This chapter presents a survey technique under development: acoustic mapping of submerged Stone Age sites. While it has been established that reasonable amounts of man-knapped flint pieces can be excited and respond to an acoustic signal, even though covered by meters of sea floor sediment, it is not yet known how small assemblages of knapped flint pieces one can obtain a response from and how deep in the sea floor. It also remains to be demonstrated that other knapped materials than flint (obsidian, quartzite, basalt, etc.) can respond in a similar way even though with some characteristics potentially differring from those registered from flint. This technique will facilitate a much more effective and cheap mapping of submerged Stone Age sites with knapped lithics than those available at present. Especially the deep sites down to the approximately 120 m deep coastlines of the glaciations, which are very difficult to localise today, represent an important research potential. In general the highly productive coast lines must be assumed to have played an important economic from the Palaeolithic and upwards, which means that we miss an important part of the picture of the hominide cultural development. In spite of the promising perspective of methodological improvement one must be aware that the acoustic method will not be able to map Stone Age sites without knapped lithics. This chapter discusses the method’s basic technological principles, experimental results elucidating its potential, and some results it has produced.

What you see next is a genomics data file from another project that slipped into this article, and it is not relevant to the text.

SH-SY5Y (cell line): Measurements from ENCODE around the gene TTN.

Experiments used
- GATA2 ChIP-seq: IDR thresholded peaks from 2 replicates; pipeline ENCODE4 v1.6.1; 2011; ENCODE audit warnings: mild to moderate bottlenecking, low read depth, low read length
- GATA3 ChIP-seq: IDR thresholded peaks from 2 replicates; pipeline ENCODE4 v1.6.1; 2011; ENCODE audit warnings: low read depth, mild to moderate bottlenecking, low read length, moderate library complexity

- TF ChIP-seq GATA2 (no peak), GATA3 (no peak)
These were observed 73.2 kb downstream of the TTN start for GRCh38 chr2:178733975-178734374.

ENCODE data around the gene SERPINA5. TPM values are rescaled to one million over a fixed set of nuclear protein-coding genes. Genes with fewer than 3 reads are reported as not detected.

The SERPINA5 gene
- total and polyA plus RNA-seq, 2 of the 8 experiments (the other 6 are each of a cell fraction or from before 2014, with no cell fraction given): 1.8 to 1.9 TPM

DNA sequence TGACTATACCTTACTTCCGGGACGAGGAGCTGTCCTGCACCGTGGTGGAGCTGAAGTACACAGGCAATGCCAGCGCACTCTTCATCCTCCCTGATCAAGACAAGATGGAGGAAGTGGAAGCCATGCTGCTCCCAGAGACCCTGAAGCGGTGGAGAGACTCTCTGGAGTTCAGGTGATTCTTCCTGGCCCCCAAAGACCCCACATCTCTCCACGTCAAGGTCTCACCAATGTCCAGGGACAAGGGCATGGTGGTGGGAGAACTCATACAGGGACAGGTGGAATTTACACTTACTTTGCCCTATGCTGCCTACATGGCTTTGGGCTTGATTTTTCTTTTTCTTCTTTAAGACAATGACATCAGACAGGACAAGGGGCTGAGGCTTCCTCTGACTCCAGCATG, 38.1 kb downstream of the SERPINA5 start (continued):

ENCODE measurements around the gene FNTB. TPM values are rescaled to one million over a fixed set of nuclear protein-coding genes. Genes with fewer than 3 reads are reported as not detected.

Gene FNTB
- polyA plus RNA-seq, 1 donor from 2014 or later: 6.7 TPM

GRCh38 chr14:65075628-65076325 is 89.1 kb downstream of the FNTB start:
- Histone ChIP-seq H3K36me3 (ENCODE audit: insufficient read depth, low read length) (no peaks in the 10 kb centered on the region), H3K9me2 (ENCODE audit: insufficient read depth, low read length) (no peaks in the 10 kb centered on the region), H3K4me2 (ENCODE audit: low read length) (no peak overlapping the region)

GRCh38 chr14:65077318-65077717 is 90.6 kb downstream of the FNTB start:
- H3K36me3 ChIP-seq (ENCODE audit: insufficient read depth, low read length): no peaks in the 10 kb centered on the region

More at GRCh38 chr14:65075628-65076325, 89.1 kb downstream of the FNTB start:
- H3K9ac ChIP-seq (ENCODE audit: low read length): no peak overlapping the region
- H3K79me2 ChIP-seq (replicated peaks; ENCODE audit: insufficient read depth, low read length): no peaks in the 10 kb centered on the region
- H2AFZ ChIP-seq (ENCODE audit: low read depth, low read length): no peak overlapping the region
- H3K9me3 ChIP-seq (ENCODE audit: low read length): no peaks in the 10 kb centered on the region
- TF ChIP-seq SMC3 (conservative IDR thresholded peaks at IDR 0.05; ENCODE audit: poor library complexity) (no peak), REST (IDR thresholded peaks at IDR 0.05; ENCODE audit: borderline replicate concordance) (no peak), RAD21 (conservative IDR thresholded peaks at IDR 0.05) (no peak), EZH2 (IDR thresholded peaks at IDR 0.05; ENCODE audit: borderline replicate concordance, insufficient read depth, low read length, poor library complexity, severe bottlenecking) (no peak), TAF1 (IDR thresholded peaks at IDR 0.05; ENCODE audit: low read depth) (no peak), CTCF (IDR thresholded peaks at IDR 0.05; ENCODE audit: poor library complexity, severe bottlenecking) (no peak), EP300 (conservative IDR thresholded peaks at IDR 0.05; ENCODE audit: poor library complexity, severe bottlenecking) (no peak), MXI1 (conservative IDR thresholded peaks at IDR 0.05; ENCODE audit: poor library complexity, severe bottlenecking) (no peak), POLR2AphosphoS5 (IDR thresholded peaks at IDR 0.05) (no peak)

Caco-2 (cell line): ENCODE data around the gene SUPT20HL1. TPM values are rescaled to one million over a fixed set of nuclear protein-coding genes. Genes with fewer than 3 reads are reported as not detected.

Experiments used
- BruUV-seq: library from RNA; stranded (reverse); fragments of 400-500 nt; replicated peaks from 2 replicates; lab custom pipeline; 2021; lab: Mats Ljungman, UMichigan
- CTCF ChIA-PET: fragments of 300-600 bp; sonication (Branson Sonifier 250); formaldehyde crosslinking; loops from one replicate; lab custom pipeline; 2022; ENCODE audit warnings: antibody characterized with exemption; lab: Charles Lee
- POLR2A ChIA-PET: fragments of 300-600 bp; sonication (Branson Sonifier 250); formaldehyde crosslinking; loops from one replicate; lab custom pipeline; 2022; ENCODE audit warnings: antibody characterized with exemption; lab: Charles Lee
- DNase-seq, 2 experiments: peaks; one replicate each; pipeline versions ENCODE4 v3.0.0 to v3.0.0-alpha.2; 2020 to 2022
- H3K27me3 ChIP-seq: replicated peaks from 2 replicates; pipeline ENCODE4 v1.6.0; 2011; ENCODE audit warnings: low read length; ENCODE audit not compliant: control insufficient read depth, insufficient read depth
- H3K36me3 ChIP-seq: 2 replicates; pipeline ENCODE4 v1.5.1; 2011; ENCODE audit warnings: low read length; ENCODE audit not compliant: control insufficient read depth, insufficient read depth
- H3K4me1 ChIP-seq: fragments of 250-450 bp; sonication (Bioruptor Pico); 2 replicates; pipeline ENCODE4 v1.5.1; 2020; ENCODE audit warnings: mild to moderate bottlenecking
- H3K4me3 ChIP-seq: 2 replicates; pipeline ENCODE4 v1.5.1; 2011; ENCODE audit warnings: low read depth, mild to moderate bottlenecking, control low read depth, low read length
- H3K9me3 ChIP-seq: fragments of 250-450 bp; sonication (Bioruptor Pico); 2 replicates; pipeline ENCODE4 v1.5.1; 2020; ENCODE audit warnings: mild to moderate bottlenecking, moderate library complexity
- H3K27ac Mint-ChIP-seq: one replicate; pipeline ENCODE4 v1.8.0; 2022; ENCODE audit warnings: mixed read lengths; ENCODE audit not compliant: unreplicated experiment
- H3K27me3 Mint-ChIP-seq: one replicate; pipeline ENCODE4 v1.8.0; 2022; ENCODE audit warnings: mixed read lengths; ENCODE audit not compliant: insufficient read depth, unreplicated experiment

|Title of host publication||Springer|
|Publication status||Accepted/In press - 2019|